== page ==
Giant Oak Trunk Gets a Carving at End of the Commons in May

End of the Commons General Store has commissioned Mr. Bob Anderson, a Rock Creek, Ohio artist, to create a chainsaw carving. The carving will be done in a 300 year old oak tree trunk that stands 15′ tall located at the End of the Commons General Store in Mesopotamia, Ohio. The focal point of the carving will be representative of the early settlers to Mesopotamia, Ohio. The carving will be created using chain saws and detailed with small hand tools. The carving will take place over two weekends; Friday, May 17, Saturday, May 18, Sunday, May 19, and Friday, May 24 and completed Saturday, May 25. The public is invited to view the work in progress.

Master carver Bob Anderson grew up in Northeast Ohio and has spent much time since age five whittling and carving with knives. Currently, Mr. Anderson is a carpenter by trade and wood carving is his hobby. Bob learned the art of chainsaw carving in the last few years and has worked on other smaller sculptures in the area. This will be the largest and most detailed of all his sculptures. Bob plans to utilize four to five chain saws of various sizes and lengths along with hand rotary tools such as dremels and sanders for specific detail.

End of the Commons General Store Oak Tree Trunk

The artistic creation, all carved by chainsaw in oak, will be a centerpiece at End of the Commons General Store located at 8719 State Route 534 in Mesopotamia, Ohio 44439. There is no fee to see the carving and the public is invited to watch the work in progress. The store is open Monday – Friday 8:30 a.m. – 8:30 p.m. and Saturday 8:30 a.m. – 6:00 p.m. Normally, the store is closed on Sunday; however, during the carving, the store will be open Sunday, May 19, from noon – 5:00 p.m.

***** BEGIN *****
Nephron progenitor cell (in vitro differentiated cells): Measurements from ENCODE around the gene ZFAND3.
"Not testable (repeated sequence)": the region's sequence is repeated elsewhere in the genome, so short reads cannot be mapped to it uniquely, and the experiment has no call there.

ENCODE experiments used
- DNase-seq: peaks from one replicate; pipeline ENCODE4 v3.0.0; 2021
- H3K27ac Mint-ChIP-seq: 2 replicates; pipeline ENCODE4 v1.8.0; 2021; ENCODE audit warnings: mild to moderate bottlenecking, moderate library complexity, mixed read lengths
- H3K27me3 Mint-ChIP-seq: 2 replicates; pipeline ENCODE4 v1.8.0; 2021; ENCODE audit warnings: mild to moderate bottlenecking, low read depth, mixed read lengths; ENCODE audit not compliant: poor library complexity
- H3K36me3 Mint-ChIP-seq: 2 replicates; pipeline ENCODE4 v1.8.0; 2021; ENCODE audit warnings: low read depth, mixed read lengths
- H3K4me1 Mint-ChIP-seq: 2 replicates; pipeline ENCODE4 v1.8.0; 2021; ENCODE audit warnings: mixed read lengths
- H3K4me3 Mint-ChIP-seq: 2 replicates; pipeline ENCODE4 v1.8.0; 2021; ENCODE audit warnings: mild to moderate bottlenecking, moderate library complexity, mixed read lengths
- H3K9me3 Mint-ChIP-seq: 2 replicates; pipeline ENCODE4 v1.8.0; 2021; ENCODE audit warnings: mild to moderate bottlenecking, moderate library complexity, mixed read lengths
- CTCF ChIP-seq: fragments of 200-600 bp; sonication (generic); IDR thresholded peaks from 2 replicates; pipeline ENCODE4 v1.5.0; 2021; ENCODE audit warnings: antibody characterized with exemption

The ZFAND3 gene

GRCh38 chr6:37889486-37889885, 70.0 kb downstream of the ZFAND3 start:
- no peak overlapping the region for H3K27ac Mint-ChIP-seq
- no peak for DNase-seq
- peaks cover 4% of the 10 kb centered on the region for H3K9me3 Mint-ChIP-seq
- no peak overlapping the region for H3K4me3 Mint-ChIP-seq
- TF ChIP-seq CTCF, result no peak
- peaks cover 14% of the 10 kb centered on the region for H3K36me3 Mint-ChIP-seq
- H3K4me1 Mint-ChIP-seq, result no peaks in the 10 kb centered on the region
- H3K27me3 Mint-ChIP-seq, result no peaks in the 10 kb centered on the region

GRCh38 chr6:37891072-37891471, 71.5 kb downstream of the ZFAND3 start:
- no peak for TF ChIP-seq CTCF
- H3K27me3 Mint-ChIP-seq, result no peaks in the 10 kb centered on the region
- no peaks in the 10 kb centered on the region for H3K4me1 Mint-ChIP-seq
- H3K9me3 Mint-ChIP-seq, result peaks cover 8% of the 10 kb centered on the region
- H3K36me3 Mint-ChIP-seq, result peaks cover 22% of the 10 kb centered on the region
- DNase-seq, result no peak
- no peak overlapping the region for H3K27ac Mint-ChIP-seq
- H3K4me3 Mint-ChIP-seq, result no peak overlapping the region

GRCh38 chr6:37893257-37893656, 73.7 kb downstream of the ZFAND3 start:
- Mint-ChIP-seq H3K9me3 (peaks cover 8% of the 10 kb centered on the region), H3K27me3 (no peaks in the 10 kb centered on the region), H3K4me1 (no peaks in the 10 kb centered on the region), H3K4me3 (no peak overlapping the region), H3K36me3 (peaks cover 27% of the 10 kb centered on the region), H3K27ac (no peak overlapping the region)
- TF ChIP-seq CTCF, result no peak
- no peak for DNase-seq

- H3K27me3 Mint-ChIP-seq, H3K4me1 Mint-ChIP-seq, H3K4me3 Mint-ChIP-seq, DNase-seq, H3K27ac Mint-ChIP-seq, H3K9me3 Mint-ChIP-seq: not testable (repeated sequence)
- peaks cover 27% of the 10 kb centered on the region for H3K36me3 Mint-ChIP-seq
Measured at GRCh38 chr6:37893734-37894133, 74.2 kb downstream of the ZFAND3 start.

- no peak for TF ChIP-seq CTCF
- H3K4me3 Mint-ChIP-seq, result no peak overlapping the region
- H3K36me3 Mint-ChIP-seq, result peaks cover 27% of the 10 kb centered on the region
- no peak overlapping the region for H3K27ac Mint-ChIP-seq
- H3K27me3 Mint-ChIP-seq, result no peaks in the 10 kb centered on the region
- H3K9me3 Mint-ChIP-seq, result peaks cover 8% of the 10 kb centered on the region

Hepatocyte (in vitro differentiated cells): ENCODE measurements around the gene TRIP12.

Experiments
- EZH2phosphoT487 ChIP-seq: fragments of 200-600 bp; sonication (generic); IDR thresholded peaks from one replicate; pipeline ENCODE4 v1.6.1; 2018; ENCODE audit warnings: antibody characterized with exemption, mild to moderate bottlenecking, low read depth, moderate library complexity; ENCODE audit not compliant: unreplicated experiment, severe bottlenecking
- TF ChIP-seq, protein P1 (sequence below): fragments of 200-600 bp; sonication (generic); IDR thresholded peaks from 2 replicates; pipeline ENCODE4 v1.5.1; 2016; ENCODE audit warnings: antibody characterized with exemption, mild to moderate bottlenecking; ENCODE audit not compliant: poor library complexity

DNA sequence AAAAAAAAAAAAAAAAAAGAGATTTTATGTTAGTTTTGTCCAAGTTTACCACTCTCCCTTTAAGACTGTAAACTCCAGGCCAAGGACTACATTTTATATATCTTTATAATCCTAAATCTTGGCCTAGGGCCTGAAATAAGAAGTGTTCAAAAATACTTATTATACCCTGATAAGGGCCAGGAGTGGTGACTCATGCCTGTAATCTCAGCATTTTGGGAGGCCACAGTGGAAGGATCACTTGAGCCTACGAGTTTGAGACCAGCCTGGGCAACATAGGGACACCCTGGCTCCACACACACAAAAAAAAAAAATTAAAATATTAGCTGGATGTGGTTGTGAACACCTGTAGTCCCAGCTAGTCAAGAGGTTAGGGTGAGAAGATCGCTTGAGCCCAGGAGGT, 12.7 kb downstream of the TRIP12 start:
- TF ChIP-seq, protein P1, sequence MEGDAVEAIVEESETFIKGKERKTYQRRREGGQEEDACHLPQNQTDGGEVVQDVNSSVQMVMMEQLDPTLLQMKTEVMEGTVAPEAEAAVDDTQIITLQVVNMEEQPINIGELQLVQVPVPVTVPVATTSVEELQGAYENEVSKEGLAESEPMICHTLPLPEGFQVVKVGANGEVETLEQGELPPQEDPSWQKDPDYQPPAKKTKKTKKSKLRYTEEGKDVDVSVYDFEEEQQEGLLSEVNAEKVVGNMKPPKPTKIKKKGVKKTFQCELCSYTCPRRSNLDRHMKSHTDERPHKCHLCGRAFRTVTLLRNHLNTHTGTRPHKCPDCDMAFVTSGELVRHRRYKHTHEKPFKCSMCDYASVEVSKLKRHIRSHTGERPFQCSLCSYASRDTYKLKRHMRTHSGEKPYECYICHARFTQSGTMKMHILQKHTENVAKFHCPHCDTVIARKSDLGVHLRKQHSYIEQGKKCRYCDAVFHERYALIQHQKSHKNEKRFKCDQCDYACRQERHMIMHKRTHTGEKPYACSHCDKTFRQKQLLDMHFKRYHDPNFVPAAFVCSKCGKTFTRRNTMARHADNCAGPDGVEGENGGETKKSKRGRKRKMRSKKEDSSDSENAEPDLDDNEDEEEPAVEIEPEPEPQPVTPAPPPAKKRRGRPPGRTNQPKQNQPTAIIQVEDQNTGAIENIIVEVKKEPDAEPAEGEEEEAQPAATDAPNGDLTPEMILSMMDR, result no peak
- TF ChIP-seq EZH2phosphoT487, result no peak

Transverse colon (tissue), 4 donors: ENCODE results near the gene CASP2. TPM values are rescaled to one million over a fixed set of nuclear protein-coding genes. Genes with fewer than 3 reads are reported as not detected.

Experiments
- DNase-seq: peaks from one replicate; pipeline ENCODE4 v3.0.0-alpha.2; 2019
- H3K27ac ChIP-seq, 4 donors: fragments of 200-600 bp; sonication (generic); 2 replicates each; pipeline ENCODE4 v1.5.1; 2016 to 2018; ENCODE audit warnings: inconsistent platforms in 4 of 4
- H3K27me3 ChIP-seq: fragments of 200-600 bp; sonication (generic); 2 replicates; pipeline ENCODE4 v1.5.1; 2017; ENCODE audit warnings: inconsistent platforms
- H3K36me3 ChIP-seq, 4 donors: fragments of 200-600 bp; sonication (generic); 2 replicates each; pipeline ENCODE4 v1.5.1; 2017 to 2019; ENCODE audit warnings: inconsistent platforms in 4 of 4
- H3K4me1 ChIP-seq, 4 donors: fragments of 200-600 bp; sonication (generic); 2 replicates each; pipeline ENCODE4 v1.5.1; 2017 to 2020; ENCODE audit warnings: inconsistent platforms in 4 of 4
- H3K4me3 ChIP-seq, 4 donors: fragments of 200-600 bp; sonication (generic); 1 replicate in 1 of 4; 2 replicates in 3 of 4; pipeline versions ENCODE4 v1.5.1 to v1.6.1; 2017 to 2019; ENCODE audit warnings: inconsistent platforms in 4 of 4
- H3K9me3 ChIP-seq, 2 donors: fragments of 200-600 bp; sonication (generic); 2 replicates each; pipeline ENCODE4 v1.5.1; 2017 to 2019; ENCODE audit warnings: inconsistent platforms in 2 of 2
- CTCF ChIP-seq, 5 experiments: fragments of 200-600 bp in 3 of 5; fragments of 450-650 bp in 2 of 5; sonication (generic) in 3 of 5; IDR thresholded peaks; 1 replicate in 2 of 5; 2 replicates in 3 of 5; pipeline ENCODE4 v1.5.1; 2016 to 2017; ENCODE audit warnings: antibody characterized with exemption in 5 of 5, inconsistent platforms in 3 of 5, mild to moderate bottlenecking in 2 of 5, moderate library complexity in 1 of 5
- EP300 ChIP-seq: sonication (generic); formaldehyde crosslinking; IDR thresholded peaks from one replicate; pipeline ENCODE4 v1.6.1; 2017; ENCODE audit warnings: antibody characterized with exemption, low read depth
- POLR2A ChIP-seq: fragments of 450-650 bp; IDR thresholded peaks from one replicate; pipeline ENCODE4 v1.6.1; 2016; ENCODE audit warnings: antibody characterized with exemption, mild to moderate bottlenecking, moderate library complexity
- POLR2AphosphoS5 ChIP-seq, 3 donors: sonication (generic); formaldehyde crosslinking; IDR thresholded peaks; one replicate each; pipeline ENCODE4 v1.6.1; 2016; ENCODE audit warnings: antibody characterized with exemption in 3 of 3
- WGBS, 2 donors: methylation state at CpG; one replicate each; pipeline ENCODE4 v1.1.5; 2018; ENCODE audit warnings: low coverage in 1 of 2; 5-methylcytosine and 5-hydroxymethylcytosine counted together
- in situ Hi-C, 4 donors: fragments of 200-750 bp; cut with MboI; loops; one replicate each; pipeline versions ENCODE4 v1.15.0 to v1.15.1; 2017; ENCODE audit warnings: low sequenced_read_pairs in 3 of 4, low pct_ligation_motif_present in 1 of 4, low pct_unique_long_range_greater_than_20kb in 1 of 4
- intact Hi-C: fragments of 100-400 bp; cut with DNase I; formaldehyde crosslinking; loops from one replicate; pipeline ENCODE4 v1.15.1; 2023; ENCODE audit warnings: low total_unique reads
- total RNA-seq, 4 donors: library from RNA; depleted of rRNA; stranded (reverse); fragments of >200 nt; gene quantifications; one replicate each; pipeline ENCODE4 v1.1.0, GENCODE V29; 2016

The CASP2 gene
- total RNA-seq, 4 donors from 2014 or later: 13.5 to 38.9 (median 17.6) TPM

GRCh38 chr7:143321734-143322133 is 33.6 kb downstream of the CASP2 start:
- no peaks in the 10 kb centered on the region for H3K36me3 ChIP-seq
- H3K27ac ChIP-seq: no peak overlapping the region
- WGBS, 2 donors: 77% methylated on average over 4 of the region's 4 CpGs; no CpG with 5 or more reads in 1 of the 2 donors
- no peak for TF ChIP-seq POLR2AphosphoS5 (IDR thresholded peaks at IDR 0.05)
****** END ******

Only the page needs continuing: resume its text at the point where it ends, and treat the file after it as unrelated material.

End of the Commons General Store is Ohio’s oldest general store located 45 minutes east of Cleveland in the scenic Amish community of Mesopotamia, Ohio where Geauga, Ashtabula, and Trumbull counties meet. End of the Commons General Store has been continuously run as an old fashioned general store for over 170 years! The store is listed on the National Register of Historic Places and is one of the oldest operating general stores in the United States. Kenneth and Margaret Schaden purchased the store in 1982, and the Schaden family continues to run the business today.

Today, the 15,000 square foot retail store is lined with antiques which date back to the early 1800’s. A visit to the general store is reminiscent of days gone by; one will find a treasure of old fashioned goods, hard to find kitchen gadgets, and an antique collection that is certain to bring back fond memories of childhood. During the summer months, one may find the owners car collection dating from 1916 parked outside. Take a journey back into yesteryear and visit our unique general store and the quiet surroundings of Amish country.

Geauga News
Author: Geauga News